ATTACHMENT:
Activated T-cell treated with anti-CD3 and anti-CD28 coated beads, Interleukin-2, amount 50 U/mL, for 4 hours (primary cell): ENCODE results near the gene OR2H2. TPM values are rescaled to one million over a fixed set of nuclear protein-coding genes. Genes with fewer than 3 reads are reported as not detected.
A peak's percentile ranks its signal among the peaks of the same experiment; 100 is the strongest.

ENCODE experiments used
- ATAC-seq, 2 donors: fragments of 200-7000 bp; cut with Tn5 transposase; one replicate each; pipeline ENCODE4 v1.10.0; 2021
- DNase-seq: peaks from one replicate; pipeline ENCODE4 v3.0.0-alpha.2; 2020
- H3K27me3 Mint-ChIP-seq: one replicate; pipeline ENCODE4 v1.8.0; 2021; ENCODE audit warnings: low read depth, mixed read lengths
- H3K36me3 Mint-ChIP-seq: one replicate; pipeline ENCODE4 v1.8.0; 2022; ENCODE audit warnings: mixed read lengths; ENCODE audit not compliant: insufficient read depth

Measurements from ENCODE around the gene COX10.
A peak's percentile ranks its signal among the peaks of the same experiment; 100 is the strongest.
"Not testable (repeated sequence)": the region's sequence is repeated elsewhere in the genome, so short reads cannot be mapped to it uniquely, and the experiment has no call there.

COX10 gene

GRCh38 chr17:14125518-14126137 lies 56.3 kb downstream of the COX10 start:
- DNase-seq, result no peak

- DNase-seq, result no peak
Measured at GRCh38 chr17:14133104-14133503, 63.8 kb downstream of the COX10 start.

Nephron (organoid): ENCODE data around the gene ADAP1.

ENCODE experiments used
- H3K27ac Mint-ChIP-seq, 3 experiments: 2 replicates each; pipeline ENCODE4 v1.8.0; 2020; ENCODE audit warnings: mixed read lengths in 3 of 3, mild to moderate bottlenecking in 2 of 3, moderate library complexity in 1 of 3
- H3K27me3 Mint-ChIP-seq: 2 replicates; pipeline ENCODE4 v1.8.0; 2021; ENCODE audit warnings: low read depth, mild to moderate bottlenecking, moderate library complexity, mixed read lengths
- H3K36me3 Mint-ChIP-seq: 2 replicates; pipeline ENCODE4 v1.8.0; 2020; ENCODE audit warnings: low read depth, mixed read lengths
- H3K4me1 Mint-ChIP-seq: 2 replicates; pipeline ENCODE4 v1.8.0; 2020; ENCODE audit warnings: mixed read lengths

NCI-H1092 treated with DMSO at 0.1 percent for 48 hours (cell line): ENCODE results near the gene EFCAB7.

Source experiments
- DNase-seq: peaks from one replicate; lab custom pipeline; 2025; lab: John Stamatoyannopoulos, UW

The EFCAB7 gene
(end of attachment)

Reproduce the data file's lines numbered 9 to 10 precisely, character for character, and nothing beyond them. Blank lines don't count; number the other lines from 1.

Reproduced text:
A peak's percentile ranks its signal among the peaks of the same experiment; 100 is the strongest.
"Not testable (repeated sequence)": the region's sequence is repeated elsewhere in the genome, so short reads cannot be mapped to it uniquely, and the experiment has no call there.